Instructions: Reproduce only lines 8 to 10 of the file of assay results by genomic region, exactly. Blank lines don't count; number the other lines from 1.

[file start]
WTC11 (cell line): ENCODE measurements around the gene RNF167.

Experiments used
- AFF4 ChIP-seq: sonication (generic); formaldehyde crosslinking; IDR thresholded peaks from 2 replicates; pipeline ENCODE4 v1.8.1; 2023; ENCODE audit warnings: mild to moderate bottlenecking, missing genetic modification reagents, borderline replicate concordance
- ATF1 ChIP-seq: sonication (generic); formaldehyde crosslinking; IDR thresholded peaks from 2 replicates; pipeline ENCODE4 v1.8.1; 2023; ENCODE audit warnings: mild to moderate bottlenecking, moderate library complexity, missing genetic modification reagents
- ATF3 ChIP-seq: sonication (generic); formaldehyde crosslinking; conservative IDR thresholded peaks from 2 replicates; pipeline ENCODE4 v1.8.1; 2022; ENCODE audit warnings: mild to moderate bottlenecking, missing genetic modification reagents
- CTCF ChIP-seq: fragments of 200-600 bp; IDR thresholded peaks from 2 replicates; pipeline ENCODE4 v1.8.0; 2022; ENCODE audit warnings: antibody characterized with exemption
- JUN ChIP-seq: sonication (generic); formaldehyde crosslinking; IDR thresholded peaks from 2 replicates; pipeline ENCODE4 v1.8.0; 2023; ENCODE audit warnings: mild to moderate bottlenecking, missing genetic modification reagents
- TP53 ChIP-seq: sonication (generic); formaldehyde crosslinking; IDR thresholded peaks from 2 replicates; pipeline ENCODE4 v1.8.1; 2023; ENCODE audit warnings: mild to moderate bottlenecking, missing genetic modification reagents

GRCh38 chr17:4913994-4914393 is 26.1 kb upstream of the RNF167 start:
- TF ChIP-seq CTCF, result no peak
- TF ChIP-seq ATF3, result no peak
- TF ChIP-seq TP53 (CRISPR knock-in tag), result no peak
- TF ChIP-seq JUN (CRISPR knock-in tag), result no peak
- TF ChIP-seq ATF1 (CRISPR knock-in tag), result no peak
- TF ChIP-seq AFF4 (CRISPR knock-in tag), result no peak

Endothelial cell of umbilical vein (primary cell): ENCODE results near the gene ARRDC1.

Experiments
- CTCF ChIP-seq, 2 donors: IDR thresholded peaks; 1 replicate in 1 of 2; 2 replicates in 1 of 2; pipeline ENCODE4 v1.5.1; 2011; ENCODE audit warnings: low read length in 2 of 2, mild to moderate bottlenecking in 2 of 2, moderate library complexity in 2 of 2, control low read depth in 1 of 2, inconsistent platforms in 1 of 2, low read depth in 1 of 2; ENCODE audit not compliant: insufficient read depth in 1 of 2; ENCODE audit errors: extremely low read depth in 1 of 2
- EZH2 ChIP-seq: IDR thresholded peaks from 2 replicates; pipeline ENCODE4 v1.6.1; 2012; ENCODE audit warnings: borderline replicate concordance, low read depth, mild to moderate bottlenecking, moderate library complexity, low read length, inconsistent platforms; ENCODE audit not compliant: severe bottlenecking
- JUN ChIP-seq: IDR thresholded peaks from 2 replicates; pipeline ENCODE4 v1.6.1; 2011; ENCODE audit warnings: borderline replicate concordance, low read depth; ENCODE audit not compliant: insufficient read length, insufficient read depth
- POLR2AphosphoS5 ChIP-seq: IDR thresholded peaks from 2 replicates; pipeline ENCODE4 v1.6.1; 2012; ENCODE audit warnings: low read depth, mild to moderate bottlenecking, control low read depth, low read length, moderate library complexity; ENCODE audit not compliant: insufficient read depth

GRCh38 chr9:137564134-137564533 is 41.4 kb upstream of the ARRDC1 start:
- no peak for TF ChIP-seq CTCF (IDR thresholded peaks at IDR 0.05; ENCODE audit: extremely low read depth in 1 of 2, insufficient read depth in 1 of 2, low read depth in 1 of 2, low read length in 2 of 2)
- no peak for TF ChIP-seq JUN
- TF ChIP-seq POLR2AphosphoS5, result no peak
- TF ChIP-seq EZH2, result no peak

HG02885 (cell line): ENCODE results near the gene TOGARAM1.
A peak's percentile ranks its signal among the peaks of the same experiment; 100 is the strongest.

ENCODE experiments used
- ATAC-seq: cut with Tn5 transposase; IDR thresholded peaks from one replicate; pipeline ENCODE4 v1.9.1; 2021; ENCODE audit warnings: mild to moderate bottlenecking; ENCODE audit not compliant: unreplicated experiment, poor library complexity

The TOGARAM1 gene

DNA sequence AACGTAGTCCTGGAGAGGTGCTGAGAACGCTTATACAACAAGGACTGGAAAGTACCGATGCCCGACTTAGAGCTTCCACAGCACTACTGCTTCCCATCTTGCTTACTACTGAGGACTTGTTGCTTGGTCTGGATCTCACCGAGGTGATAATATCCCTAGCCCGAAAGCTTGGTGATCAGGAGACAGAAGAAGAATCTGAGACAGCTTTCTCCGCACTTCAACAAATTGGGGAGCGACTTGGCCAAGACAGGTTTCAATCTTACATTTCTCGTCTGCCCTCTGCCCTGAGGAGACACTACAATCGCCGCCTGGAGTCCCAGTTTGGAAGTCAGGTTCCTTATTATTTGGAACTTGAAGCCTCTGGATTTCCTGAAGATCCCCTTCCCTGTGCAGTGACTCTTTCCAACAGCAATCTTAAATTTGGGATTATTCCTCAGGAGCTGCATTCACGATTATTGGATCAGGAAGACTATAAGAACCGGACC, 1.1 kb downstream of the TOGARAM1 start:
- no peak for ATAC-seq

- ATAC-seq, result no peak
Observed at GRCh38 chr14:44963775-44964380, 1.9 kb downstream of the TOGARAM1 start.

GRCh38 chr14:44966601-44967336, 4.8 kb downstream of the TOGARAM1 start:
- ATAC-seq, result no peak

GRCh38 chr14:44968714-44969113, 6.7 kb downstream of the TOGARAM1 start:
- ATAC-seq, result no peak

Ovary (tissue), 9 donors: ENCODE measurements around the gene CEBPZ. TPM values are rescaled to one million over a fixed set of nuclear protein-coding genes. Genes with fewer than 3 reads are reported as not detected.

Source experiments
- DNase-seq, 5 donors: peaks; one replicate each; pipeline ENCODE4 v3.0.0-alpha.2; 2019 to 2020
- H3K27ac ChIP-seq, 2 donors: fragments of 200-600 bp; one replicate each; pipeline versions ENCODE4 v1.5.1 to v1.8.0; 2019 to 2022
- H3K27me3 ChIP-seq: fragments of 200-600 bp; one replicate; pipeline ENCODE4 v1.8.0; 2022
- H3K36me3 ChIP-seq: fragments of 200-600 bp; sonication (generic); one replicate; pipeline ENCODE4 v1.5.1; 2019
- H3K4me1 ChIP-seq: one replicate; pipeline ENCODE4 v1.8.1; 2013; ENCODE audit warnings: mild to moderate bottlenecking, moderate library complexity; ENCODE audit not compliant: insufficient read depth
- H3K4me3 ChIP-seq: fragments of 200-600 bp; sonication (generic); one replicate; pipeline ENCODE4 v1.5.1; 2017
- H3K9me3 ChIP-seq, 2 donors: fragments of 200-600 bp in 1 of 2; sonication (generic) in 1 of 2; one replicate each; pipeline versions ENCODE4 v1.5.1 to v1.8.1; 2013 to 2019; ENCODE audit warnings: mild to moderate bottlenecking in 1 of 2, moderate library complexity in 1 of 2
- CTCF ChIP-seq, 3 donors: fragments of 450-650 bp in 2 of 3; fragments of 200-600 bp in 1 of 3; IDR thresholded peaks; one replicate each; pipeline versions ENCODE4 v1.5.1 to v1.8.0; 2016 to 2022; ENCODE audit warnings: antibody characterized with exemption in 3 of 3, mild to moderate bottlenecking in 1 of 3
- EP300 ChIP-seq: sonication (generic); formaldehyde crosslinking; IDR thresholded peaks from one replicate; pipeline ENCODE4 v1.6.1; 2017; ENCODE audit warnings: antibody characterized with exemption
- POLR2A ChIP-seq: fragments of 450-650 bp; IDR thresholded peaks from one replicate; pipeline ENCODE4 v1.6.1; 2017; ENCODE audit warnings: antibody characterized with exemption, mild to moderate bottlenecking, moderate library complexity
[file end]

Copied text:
- TP53 ChIP-seq: sonication (generic); formaldehyde crosslinking; IDR thresholded peaks from 2 replicates; pipeline ENCODE4 v1.8.1; 2023; ENCODE audit warnings: mild to moderate bottlenecking, missing genetic modification reagents

GRCh38 chr17:4913994-4914393 is 26.1 kb upstream of the RNF167 start:
- TF ChIP-seq CTCF, result no peak